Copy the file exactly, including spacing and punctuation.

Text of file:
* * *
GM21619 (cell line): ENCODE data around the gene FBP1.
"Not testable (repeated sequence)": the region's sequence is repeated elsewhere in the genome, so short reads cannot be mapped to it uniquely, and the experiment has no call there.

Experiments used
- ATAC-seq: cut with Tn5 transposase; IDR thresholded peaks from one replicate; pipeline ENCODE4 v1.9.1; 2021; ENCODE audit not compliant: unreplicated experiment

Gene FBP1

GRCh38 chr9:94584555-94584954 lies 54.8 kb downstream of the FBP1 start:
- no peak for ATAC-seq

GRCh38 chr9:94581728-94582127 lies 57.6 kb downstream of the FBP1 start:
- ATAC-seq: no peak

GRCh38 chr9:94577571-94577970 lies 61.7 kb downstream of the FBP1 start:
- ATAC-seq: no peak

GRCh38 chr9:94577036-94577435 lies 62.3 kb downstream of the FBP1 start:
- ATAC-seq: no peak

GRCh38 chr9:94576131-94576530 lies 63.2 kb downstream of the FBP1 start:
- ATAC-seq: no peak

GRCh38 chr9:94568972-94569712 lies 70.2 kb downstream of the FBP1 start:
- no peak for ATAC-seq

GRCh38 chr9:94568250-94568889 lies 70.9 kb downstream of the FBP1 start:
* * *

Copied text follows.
GM21619 (cell line): ENCODE data around the gene FBP1.
"Not testable (repeated sequence)": the region's sequence is repeated elsewhere in the genome, so short reads cannot be mapped to it uniquely, and the experiment has no call there.

Experiments used
- ATAC-seq: cut with Tn5 transposase; IDR thresholded peaks from one replicate; pipeline ENCODE4 v1.9.1; 2021; ENCODE audit not compliant: unreplicated experiment

Gene FBP1

GRCh38 chr9:94584555-94584954 lies 54.8 kb downstream of the FBP1 start:
- no peak for ATAC-seq

GRCh38 chr9:94581728-94582127 lies 57.6 kb downstream of the FBP1 start:
- ATAC-seq: no peak

GRCh38 chr9:94577571-94577970 lies 61.7 kb downstream of the FBP1 start:
- ATAC-seq: no peak

GRCh38 chr9:94577036-94577435 lies 62.3 kb downstream of the FBP1 start:
- ATAC-seq: no peak

GRCh38 chr9:94576131-94576530 lies 63.2 kb downstream of the FBP1 start:
- ATAC-seq: no peak

GRCh38 chr9:94568972-94569712 lies 70.2 kb downstream of the FBP1 start:
- no peak for ATAC-seq

GRCh38 chr9:94568250-94568889 lies 70.9 kb downstream of the FBP1 start: